The newly discovered planet resembles Earth in terms of size and proportions

The newly discovered planet resembles Earth in terms of size and proportions

The discovery of Gliese 12b gives new hope for the possibility of finding temperate planets on which life can exist, near Earth.

Gliese 12b differs from many other discovered exoplanets in that it is a rocky planet that humans might be able to live on. It is relatively close to Earth, as it is only 40 light-years away from us, making it one of the closest habitable planets.

Although current technology requires about 225,000 years to travel to the planet, its proximity gives scientists a unique opportunity to study it in more detail.

Excited astronomer

Astronomer Haakon Daly points out that even if we are not facing a trip to Gliese 12b any time soon, the discovery is very exciting.

“Obviously it wouldn't be impossible to go there right away, but it's interesting to find a planet so close to us. Astronomically speaking, it's in the middle of the neighborhood,” he says.

The planet orbits a small red dwarf star about 27 percent the size of our Sun.

Gliese 12b is far from its star where liquid water could exist, which is crucial to the possibility of life. But scientists do not yet know whether the planet contains liquid water or an atmosphere.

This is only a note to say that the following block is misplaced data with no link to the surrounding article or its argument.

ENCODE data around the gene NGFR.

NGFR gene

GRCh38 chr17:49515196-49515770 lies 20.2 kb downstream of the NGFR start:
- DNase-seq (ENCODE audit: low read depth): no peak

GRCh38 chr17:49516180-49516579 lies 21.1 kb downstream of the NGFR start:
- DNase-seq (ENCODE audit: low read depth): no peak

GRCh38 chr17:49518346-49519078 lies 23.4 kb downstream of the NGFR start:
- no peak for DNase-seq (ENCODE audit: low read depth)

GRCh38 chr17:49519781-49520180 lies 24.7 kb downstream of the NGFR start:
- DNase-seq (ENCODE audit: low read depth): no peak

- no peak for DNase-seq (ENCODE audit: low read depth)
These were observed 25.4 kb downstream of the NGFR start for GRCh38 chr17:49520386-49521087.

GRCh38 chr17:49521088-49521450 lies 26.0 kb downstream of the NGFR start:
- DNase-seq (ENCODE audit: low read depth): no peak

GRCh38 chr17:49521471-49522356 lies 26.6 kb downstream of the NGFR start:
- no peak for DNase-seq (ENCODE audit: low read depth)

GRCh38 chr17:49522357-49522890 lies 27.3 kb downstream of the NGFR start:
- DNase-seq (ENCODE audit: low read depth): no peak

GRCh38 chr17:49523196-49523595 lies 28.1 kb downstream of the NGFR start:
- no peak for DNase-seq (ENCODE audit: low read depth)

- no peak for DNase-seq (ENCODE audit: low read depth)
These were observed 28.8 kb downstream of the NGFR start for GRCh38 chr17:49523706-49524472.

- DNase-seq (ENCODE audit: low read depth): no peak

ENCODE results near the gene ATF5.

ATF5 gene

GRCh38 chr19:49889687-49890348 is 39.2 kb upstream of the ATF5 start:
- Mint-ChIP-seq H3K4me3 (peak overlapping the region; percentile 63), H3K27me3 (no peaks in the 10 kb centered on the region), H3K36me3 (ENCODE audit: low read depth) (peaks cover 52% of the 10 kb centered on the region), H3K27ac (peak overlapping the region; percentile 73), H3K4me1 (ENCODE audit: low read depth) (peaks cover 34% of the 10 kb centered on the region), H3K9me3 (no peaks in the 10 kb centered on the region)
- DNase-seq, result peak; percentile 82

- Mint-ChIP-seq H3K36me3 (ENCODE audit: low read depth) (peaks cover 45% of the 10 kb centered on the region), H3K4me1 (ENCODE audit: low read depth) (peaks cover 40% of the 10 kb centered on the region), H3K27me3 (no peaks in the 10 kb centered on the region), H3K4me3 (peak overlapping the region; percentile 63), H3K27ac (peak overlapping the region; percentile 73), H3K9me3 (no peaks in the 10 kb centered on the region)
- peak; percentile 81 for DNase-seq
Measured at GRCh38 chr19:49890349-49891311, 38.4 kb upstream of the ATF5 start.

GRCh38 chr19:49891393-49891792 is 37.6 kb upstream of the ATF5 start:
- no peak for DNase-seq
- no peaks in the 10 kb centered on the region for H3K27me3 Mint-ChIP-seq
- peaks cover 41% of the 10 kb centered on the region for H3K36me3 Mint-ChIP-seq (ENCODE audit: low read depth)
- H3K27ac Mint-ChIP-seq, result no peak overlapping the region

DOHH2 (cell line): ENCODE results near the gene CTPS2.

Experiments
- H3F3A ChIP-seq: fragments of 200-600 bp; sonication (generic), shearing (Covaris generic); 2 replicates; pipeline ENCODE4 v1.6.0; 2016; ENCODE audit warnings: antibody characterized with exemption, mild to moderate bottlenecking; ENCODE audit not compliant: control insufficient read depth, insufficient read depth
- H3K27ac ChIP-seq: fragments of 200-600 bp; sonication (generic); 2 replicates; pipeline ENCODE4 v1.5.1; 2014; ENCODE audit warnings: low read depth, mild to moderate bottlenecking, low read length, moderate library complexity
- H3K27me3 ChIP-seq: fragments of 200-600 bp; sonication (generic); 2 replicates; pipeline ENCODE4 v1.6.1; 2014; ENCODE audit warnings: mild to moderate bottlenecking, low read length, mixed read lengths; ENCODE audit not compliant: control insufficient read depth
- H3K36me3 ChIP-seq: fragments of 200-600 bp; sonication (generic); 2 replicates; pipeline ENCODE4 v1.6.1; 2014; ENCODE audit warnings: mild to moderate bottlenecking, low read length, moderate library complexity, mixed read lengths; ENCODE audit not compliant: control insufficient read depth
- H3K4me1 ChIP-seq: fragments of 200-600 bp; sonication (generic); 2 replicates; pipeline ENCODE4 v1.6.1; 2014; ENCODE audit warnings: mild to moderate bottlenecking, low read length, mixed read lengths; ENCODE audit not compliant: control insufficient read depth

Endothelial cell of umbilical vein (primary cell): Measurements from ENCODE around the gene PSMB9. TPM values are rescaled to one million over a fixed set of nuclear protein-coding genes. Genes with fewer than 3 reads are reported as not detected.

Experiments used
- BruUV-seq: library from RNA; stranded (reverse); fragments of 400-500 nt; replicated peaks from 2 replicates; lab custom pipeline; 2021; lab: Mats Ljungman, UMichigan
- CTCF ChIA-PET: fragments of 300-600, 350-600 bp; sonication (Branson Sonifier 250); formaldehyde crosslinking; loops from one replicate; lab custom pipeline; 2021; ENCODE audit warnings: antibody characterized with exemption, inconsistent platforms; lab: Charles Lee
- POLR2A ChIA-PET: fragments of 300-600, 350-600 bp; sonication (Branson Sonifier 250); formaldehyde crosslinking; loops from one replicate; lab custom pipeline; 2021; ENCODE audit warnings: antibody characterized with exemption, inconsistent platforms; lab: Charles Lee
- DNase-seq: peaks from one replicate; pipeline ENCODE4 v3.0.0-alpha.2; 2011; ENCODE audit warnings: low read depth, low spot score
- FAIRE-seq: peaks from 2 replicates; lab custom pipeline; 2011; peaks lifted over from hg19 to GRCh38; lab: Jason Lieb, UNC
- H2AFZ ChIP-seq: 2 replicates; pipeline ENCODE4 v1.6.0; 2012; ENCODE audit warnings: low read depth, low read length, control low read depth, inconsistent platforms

Without an atmosphere, its surface temperature is estimated at about 42 degrees Celsius, making it hotter than Earth but colder than Venus.

The size of Gliese 12b corresponds to the temperature between Earth and Venus, which is also an important factor.

Small planets often do not have enough gravity to maintain an atmosphere, while larger planets can have a huge atmosphere and a strong greenhouse effect.

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According to graduate student Larissa Palethorpe, who contributed to the study, Gliese 12b could help us understand why Earth remains habitable while Venus is not.

Researchers now plan to use NASA's James Webb Telescope to study molecules in the planet's atmosphere, if it has one. This would involve capturing bright starlight through the atmosphere and could provide further insight into the planet's potential to support life.

Dalila Awolowo

Dalila Awolowo

"Explorer. Unapologetic entrepreneur. Alcohol fanatic. Certified writer. Wannabe tv evangelist. Twitter fanatic. Student. Web scholar. Travel buff."

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